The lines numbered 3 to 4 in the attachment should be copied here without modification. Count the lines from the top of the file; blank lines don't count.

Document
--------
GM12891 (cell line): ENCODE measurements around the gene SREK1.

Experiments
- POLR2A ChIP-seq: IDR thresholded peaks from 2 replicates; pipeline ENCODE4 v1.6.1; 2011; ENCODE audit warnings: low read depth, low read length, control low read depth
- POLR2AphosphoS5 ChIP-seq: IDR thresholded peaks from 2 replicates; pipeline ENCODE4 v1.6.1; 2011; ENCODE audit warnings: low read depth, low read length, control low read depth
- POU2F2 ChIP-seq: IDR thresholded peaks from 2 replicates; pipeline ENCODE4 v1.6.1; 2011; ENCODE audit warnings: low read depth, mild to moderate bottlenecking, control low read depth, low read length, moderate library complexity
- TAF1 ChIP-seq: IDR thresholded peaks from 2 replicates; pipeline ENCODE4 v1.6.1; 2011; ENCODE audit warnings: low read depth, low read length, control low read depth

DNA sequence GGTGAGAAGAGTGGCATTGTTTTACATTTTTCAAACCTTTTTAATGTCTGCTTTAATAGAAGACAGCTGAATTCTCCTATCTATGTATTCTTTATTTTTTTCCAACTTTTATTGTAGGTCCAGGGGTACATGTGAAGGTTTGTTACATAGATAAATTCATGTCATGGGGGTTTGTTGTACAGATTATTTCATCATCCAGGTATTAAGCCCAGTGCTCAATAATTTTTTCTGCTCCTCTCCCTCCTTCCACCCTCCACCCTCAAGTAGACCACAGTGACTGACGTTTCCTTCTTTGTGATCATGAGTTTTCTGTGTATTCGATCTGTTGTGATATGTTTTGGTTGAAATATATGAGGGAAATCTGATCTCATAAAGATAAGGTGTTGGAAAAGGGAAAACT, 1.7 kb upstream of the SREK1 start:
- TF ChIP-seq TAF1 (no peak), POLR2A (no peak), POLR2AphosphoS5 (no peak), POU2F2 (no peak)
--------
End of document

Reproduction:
- POLR2A ChIP-seq: IDR thresholded peaks from 2 replicates; pipeline ENCODE4 v1.6.1; 2011; ENCODE audit warnings: low read depth, low read length, control low read depth
- POLR2AphosphoS5 ChIP-seq: IDR thresholded peaks from 2 replicates; pipeline ENCODE4 v1.6.1; 2011; ENCODE audit warnings: low read depth, low read length, control low read depth